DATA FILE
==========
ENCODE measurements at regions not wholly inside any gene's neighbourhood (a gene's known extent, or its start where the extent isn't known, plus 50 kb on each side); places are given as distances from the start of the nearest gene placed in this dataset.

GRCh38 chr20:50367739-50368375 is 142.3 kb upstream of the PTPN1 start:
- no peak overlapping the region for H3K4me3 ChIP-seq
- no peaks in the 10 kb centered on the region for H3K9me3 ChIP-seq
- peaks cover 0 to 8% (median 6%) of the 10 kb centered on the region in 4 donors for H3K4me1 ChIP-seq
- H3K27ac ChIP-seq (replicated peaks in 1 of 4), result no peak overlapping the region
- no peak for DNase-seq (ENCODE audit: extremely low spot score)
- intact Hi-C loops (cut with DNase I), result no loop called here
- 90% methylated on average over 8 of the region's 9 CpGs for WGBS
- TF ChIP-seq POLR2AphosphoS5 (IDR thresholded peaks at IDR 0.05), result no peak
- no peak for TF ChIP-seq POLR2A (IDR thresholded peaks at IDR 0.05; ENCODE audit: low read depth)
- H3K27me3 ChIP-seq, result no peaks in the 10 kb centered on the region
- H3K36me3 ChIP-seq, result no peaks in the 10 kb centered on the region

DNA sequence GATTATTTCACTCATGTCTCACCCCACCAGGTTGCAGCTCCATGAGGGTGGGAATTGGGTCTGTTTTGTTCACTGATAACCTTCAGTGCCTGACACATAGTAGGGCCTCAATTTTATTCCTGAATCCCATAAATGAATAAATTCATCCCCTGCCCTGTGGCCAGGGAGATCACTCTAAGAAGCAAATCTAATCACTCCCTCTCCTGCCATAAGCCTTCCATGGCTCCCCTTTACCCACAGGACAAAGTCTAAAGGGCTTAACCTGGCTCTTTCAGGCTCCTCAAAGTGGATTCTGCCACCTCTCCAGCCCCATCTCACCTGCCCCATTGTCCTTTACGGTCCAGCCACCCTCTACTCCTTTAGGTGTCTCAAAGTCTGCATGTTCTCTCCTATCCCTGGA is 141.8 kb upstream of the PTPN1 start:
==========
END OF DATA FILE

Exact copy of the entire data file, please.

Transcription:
ENCODE measurements at regions not wholly inside any gene's neighbourhood (a gene's known extent, or its start where the extent isn't known, plus 50 kb on each side); places are given as distances from the start of the nearest gene placed in this dataset.

GRCh38 chr20:50367739-50368375 is 142.3 kb upstream of the PTPN1 start:
- no peak overlapping the region for H3K4me3 ChIP-seq
- no peaks in the 10 kb centered on the region for H3K9me3 ChIP-seq
- peaks cover 0 to 8% (median 6%) of the 10 kb centered on the region in 4 donors for H3K4me1 ChIP-seq
- H3K27ac ChIP-seq (replicated peaks in 1 of 4), result no peak overlapping the region
- no peak for DNase-seq (ENCODE audit: extremely low spot score)
- intact Hi-C loops (cut with DNase I), result no loop called here
- 90% methylated on average over 8 of the region's 9 CpGs for WGBS
- TF ChIP-seq POLR2AphosphoS5 (IDR thresholded peaks at IDR 0.05), result no peak
- no peak for TF ChIP-seq POLR2A (IDR thresholded peaks at IDR 0.05; ENCODE audit: low read depth)
- H3K27me3 ChIP-seq, result no peaks in the 10 kb centered on the region
- H3K36me3 ChIP-seq, result no peaks in the 10 kb centered on the region

DNA sequence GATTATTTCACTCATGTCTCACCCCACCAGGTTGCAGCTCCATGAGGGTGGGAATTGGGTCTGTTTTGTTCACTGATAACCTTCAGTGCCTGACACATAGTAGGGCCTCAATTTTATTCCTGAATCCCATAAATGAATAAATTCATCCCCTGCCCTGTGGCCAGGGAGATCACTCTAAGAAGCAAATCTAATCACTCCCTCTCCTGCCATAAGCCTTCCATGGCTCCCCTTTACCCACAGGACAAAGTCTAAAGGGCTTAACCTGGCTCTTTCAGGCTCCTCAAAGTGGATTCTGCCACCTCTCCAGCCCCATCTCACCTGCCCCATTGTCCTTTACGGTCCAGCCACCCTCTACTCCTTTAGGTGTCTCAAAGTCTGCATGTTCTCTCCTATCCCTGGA is 141.8 kb upstream of the PTPN1 start: